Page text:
Christian Bale, Bradley Cooper, Jeremy Renner, Amy Adams, Jennifer Lawrence
US theatrical: 20 Dec 2013 (General release)
I attended a packed screening of American Hustle in New York City over the Thanksgiving weekend and after leaving the theater could only think of one thing: Jennifer Lawrence will take over the world. Not only was she queen at the box office for the second week in a row (The Hunger Games: Catching Fire is poised to become 2013’s highest grosser! Which would also be the first time for a female-led film), she was also the clear standout in David O. Russell’s thrilling caper.
Based on the infamous ABSCAM operation in which powerful politicians were convicted for corruption, the film has Christian Bale and Amy Adams play the crooks who team with FBI agent Bradley Cooper, in order to catch these high-rank delinquents. Lawrence plays Bale’s character’s wife Rosalyn, a ditzy blonde who falls asleep under sun lamps, gets off on the smell of her nail polish and accuses her new microwave oven of stealing her food’s nutrients. Delivering the screenplay’s zingers with perfect comedic timing and a touch of sexiness she’d never displayed before, it’s safe to say that she is a scene-stealer. After each and every one of her appearances, the guy sitting next to me kept gasping and saying “god, I love her”, and the room exploded in laughter so loud, that the next lines of dialogue were almost impossible to hear.
If awards for Best Supporting Actress are made of something different, I don’t know what that is. Bringing heightened levity to what already turned out to be a crowd-pleasing motion picture, Lawrence then did the unthinkable and completely wrecked our hearts. There is a key scene in the film—it will undoubtedly be her Oscar clip—in which she goes from drunk, to furious, to tender, to threatening, to devastating in a matter of seconds. It was the equivalent of watching a Judy Holliday character turn into Ingrid Bergman in the blink of an eye.
As I wrote this, news came that she’d been selected as this year’s Best Supporting Actress by the New York Film Critics Circle (the film won awards for Best Screenplay and Best Picture as well) which immediately led to an array of shocked remarks about how she’d sneaked in and displaced another season frontrunner. In her defense, not that such a thing is even needed when it comes to something as trivial as movie awards, she falls right into subcategories awards groups have always voted for: long suffering wives, vixens, comedic relief. That she pulled off the three of them is perhaps even more remarkable.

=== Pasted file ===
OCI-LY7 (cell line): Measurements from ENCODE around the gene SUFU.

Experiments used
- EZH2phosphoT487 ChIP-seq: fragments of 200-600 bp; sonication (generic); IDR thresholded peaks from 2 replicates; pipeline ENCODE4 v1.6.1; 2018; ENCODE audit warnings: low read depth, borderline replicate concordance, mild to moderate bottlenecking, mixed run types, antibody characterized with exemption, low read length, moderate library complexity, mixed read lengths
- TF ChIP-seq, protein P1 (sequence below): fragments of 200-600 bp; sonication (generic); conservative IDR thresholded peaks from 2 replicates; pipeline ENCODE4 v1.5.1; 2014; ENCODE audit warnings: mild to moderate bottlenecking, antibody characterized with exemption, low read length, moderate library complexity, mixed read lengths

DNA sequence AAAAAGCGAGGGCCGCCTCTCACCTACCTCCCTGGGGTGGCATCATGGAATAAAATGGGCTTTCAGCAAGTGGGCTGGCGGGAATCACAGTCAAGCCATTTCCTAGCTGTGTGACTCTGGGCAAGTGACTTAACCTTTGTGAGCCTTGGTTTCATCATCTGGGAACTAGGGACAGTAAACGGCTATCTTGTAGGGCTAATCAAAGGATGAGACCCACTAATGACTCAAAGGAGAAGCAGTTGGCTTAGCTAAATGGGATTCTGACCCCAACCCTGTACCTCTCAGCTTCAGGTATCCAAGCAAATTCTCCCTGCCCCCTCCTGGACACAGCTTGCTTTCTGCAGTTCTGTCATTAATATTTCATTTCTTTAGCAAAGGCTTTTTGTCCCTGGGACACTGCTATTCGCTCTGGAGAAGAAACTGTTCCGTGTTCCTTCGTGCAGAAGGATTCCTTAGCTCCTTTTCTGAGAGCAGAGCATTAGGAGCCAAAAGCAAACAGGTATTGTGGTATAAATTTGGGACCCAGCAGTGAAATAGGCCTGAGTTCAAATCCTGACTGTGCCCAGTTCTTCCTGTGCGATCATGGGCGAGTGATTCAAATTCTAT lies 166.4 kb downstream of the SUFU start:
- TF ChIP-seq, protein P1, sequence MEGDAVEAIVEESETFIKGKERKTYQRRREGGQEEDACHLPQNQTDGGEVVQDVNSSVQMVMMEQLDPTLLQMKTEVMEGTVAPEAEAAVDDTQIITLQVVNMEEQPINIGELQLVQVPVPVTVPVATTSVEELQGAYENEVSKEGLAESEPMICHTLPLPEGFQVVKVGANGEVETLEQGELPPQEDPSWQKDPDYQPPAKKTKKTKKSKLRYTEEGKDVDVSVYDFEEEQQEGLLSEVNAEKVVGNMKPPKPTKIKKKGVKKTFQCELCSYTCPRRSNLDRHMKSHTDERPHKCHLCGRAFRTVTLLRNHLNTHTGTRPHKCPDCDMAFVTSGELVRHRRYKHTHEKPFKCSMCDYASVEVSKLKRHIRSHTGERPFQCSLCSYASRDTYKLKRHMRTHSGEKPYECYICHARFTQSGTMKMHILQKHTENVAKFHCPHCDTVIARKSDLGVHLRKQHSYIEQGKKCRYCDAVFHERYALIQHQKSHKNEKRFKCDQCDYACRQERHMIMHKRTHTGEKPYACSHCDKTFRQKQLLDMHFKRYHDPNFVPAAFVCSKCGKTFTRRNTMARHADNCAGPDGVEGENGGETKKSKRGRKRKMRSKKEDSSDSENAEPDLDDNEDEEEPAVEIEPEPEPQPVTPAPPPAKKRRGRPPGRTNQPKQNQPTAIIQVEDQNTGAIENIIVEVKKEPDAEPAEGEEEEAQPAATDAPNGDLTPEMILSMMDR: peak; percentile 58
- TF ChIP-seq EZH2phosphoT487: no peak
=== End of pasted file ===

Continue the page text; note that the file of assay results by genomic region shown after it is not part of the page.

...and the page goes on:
Awards bodies were obsessed over her last year for her performance in Russell’s Silver Linings Playbook, which won her a myriad statuettes including the Academy Award for Best Actress, and as she kept winning it became quite obvious that it wasn’t entirely about the performance (her Tiffany was a remarkable creation though) but about crowning her as the new hot thing in town. Awards after all are nothing but popularity contests and by the time Silver Linings Playbook came out, J.Law had already proved her worth as an actress (Winter’s Bone) and as an action star (The Hunger Games). Her award winning performance last year wasn’t as “important” as the work of Emmanuelle Riva or Jessica Chastain, but it was efficient and touching. Immediately after her win, claims of whether she deserved it or not began popping up and while the whole aspect of “deserving” an award for performing is questionable, to say the least, what can be said if that Hollywood was dying to shower her with awards they might as well have waited for this one.
It also has to be said though, that people seem to forget that besides being the Queen of the internet, a huge box office draw, a victim of Dior, an Entertainment Weekly Entertainer of the Year and a talk-show guest extraordinaire, J.Law is also a terrific actress and what she does with Rosalyn is completely unexpected and might just be her finest achievement to date. It’s strange, but it should be harder to shake off the J.Law-ness from a Jennifer Lawrence performance (given that she’s featured in blogs, magazines and websites all over the world almost daily) yet it’s not. Watching Rosalyn, there is no sign whatsoever of the fun-loving actress who tripped on her way to collect her Best Actress Oscar earlier this year, or even any of the ferocity in the Katniss Everdeen we all saw just a couple of days before. She is the rare actor who, no offense to screenwriters, seems to be creating her own dialogues as she goes along. Her effortlessness is so powerful that it’s easy to forget she’s acting. Her ability to become possessed by her characters is something rare that should be celebrated not questioned. When was the last time we had a bonafide movie star who was also one of our most brilliant thesps?
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American Hustle opens December 13.
// Moving Pixels
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